DIY security: Cool tools you can build yourself

Image credit: Flickr/Morgan

Do-it-yourself (DIY) electronics is entering a golden age with the help of powerful, cheap, programmable devices like the Arduino micro controller and Raspberry Pi mini computer. Hobbyists and technology enthusiasts have flocked to those and other platforms to make everything from talking alarm clocks to robots to tablet computers.

But the DIY potential of these new platforms isn't limited to consumer applications. In the panoply of home-built tools is a wide range of security products, from malware scanners to virtual private network devices. Here is a look at some we like:

Personal VPN

Virtual private network (VPN) software used to be reserved for government employees and folks who worked for security conscious corporations. These days even the most casual web surfer on Starbucks free Wi-Fi needs one. With its small size and low power consumption, the Raspberry Pi platform makes a great choice for a portable VPN you can stick in your laptop bag for use on the road, or to protect always on connections like your home network. The folks at Lifehacker have a great tutorial on making your Raspberry Pi VPN by combining the minicomputer hardware with free and open source software (Hamachi from LogMeIn for the VPN and Privoxy for a web browsing proxy). Check it out!

Penetration testing

Penetration testing is something of a dark art. While commercial tools exist from companies like Core Security and Immunity, most professionals still roll their own tools, often using a combination of proprietary and open source tools. In May, the folks over at Pwnie Express made that a lot easier, releasing Raspberry Pwn, an open source tool that lets enthusiasts turn their Raspberry Pi into a penetration testing and audit tool. Their software, released under the GNU public license, was built on DEBIAN and compiles a small arsenal of common pen testing tools including netcat, wireshark, kismet, cryptcat and others. Bluetooth and wireless connectivity mean the device can be remotely controlled once deployed on a target network.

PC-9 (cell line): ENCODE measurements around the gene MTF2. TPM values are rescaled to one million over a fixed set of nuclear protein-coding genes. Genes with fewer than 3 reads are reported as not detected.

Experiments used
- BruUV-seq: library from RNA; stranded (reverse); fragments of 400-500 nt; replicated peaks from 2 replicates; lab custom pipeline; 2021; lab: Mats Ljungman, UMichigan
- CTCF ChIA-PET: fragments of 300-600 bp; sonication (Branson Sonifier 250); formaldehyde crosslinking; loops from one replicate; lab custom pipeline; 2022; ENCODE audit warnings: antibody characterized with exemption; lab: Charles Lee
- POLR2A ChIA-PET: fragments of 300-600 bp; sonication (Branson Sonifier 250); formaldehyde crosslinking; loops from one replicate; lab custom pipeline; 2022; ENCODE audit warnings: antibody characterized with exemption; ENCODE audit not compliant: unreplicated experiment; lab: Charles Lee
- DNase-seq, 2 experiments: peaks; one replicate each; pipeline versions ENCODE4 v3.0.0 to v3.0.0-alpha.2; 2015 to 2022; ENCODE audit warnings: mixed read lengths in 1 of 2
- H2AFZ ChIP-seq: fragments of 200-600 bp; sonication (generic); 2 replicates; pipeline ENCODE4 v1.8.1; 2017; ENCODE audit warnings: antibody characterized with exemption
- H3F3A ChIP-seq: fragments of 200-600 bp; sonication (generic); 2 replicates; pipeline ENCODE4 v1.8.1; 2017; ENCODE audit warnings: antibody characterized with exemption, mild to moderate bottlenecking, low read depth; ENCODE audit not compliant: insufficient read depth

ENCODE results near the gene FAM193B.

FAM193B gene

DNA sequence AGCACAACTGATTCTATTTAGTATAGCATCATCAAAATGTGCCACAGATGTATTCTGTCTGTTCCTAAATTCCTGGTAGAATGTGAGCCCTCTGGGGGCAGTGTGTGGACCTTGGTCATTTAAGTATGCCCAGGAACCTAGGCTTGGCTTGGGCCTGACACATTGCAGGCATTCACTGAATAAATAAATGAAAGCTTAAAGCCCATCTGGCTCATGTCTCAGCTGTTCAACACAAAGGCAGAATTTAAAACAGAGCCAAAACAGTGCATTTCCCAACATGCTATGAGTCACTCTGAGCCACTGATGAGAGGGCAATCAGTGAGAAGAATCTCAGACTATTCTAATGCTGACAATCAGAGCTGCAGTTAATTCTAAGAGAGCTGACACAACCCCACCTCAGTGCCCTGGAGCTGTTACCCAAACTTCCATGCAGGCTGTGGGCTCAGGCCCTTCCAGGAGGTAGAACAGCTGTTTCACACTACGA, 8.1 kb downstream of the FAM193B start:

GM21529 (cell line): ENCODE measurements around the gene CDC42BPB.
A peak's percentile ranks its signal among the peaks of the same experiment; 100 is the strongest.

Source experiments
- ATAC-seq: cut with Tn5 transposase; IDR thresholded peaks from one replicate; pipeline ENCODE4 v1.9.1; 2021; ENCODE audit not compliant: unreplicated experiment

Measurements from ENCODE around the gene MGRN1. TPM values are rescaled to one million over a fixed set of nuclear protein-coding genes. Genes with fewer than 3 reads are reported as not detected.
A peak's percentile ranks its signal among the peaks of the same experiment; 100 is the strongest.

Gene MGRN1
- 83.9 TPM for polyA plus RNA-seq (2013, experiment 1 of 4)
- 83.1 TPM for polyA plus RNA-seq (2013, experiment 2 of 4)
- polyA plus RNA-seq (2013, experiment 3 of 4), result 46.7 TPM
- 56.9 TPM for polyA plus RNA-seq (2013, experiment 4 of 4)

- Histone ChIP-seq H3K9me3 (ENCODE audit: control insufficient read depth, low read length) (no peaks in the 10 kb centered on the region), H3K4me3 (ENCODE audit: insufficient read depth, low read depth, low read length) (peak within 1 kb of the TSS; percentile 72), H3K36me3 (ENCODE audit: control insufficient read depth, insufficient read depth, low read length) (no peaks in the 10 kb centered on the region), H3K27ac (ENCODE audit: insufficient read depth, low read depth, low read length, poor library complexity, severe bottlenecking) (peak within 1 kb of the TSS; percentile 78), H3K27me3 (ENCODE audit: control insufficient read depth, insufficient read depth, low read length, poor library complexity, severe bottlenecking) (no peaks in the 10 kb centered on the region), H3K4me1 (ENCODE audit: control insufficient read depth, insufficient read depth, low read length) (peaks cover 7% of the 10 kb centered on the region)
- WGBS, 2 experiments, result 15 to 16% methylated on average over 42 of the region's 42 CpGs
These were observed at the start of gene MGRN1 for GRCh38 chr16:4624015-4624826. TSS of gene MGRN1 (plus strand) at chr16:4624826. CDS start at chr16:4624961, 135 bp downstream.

Malware scanner

Malware isn't just for Internet connected devices. With the spread of inexpensive, high capacity portable drives, malware can easily jump over "air gaps" that separate stand alone devices like PCs, servers and embedded systems from malware-prone network- and Internet connected systems. How do you figure if a given USB device you want to use is infected? One easy way is a portable scanner that you can plug the portable device into prior to using it. The folks at Icarus labs tapped the Raspberry Pi platform to build just such a system as a proof of concept, and say make a high-powered scanner that leverages 44 separate AV engines to interrogate portable media.

Cellular intrusion detection system (CIDS)

As far back as DEFCON 20, security experts demonstrated how so-called "Evil Twin" attacks that are common in the Wi-Fi world can be ported to GSM networks used by cellular phones, while existing network security tools can't inspect cell traffic. Fortunately, fighting back against attacks transmitted over cellular networks doesn't have to be costly. Researchers from LMG Security showed how to make a low-cost cellular intrusion detection system using a Verizon Samsung Femtocell and the SNORT open-source intrusion detection software. The CIDS developed by LMG was able to detect and alert on command and control traffic sent to a nearby infected mobile device.

Network backdoor/Trojan horse

The small form factor for Raspberry Pi devices make them ideal for the most straight-forward kind of hacking tool: the rogue device or Trojan horse. This tutorial shows how even a technically unsophisticated hacker could disguise a wi-fi enabled Raspberry Pi device inside a standard laptop power cord. Once planted on a target network, the device will create an SSH encrypted tunnel that would enable an external attacker to send and receive data, including malicious payloads, to the target network.

This story, "DIY security: Cool tools you can build yourself" was originally published by ITworld.


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